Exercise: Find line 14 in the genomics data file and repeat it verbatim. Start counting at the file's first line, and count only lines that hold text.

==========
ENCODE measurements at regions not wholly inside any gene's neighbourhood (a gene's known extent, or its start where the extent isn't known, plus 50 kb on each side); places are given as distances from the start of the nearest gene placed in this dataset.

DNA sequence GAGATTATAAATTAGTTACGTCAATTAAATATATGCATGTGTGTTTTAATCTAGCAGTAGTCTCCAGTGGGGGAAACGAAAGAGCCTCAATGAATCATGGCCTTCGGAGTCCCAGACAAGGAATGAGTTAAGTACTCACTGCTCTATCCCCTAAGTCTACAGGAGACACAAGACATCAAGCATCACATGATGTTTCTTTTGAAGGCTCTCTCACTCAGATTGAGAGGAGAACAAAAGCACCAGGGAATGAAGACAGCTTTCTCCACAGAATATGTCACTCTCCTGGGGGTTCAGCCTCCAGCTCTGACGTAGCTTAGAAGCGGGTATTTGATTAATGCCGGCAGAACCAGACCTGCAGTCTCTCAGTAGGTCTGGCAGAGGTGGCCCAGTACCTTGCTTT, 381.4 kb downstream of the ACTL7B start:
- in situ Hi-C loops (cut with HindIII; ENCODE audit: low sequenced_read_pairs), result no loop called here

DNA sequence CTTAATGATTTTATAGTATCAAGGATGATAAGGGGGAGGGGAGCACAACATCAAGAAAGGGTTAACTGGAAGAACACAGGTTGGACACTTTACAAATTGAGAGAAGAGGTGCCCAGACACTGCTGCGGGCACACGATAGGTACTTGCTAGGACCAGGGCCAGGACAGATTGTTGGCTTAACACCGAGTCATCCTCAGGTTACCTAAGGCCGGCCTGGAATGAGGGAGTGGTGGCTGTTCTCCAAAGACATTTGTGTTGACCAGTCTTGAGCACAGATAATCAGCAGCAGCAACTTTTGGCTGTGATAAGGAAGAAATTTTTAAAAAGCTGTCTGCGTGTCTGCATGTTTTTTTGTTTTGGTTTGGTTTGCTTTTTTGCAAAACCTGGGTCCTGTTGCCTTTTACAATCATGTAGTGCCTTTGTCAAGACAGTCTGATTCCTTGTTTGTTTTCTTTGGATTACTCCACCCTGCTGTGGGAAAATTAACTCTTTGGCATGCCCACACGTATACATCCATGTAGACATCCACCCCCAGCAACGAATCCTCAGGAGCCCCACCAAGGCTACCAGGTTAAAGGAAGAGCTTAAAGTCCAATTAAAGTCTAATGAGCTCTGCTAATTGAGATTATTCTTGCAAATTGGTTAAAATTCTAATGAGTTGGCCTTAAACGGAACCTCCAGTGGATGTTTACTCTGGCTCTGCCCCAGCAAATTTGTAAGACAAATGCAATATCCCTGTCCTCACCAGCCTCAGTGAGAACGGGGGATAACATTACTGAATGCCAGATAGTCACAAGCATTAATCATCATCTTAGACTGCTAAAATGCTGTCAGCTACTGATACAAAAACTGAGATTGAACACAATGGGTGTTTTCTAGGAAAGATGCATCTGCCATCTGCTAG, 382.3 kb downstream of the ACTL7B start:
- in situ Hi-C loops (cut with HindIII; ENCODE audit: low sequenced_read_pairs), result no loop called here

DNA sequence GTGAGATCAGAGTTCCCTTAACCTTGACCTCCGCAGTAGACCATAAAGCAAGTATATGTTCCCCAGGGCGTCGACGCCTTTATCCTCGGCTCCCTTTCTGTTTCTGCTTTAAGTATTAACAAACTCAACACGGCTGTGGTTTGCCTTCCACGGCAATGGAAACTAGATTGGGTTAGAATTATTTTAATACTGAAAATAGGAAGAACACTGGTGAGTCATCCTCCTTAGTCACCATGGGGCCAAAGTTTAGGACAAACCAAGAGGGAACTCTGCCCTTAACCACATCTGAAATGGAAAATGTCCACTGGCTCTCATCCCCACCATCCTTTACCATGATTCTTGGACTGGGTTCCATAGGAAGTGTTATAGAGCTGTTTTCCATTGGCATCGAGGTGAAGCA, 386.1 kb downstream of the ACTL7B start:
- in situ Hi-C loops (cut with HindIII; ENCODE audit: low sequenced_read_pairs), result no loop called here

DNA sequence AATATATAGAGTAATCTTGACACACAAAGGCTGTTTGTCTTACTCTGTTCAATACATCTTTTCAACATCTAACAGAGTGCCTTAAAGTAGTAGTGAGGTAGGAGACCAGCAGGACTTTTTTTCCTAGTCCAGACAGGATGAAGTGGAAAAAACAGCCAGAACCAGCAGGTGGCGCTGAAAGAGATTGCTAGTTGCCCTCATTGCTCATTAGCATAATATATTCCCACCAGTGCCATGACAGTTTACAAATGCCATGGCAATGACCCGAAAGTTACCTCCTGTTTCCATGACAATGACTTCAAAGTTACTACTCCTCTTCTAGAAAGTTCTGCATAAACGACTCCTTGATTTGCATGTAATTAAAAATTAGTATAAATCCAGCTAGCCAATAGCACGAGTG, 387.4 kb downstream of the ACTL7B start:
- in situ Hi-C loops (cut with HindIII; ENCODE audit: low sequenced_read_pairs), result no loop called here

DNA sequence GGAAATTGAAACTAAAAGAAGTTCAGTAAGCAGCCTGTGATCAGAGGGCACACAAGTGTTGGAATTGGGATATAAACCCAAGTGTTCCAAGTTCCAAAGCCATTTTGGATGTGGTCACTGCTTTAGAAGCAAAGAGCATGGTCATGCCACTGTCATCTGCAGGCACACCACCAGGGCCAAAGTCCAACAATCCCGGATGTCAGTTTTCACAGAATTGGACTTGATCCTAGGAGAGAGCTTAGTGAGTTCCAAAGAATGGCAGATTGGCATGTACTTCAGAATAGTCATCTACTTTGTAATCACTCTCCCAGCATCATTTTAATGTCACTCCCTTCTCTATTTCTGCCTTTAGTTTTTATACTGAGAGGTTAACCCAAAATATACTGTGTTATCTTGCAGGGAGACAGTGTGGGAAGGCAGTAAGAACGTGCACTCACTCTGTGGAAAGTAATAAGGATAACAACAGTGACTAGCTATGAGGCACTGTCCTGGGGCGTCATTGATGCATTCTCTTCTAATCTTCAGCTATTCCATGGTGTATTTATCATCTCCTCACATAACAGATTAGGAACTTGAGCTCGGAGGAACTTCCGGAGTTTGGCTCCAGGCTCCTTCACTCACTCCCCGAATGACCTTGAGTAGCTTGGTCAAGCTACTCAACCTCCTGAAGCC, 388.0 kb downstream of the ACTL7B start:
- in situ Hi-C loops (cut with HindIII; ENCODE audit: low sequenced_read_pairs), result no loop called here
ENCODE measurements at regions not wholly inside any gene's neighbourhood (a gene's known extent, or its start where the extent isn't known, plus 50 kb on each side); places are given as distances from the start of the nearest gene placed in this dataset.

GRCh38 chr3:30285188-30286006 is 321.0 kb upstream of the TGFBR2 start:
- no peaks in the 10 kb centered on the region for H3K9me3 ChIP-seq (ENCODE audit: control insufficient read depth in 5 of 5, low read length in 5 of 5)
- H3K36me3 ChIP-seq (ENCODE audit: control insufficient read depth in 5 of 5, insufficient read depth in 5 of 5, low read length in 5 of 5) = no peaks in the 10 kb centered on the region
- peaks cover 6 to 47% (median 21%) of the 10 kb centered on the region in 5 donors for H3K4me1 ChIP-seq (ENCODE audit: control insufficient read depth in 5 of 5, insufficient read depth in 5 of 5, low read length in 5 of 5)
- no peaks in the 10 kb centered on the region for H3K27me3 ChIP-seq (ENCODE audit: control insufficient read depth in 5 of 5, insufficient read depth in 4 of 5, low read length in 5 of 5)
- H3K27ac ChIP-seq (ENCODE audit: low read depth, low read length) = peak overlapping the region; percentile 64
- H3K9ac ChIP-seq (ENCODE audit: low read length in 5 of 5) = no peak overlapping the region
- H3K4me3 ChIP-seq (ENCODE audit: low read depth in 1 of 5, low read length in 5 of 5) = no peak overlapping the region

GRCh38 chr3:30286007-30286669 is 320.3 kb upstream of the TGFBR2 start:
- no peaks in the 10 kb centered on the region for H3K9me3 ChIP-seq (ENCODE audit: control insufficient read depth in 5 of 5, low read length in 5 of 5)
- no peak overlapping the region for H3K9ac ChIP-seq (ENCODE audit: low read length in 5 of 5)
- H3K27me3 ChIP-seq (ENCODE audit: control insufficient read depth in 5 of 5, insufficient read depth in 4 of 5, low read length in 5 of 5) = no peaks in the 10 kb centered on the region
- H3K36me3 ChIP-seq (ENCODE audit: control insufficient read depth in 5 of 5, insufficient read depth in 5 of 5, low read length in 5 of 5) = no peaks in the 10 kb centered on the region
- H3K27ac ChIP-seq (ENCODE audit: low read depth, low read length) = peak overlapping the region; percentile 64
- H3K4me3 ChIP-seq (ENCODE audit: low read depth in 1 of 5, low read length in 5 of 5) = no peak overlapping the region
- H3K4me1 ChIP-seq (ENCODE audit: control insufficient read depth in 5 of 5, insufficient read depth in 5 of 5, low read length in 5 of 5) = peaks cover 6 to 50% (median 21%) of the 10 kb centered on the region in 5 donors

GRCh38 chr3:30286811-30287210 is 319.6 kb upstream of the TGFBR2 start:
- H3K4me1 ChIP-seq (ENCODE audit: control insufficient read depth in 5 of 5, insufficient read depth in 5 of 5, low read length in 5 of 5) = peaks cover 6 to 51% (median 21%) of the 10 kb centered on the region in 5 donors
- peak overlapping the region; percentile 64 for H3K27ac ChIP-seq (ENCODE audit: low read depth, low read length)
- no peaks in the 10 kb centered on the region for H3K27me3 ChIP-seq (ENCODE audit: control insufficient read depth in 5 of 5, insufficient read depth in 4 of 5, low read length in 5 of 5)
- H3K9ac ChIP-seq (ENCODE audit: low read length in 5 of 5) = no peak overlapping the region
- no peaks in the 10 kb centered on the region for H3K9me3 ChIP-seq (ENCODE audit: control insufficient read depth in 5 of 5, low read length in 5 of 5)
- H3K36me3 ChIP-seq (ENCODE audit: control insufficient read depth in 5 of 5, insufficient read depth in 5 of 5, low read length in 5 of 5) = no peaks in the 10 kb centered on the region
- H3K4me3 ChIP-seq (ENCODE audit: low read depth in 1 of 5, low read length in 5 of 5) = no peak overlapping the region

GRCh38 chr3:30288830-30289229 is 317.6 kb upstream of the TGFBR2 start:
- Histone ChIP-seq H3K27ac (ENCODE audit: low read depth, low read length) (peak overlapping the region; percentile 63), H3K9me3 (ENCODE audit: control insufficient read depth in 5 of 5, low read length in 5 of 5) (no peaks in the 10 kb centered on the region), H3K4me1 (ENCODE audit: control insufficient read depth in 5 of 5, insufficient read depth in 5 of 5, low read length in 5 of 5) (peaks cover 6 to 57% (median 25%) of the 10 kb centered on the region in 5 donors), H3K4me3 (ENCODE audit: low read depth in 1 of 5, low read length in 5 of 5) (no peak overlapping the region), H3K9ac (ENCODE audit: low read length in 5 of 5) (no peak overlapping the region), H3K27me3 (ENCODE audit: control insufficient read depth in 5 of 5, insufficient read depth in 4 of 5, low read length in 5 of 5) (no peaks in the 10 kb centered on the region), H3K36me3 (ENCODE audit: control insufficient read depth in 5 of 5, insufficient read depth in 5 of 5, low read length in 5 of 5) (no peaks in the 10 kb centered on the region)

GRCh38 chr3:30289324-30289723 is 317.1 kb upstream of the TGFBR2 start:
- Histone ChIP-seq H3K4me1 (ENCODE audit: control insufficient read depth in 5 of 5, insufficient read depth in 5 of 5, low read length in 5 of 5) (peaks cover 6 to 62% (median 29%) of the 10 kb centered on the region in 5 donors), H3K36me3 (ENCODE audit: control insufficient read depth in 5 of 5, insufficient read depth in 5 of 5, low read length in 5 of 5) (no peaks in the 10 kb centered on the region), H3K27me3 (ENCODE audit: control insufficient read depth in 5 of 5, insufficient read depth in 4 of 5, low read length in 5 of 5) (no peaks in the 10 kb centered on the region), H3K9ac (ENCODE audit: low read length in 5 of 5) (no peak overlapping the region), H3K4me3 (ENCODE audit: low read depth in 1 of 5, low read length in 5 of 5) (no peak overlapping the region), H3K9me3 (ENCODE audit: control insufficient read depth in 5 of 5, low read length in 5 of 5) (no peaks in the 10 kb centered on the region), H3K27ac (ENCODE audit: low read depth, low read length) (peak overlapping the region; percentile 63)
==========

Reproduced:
- no peaks in the 10 kb centered on the region for H3K9me3 ChIP-seq (ENCODE audit: control insufficient read depth in 5 of 5, low read length in 5 of 5)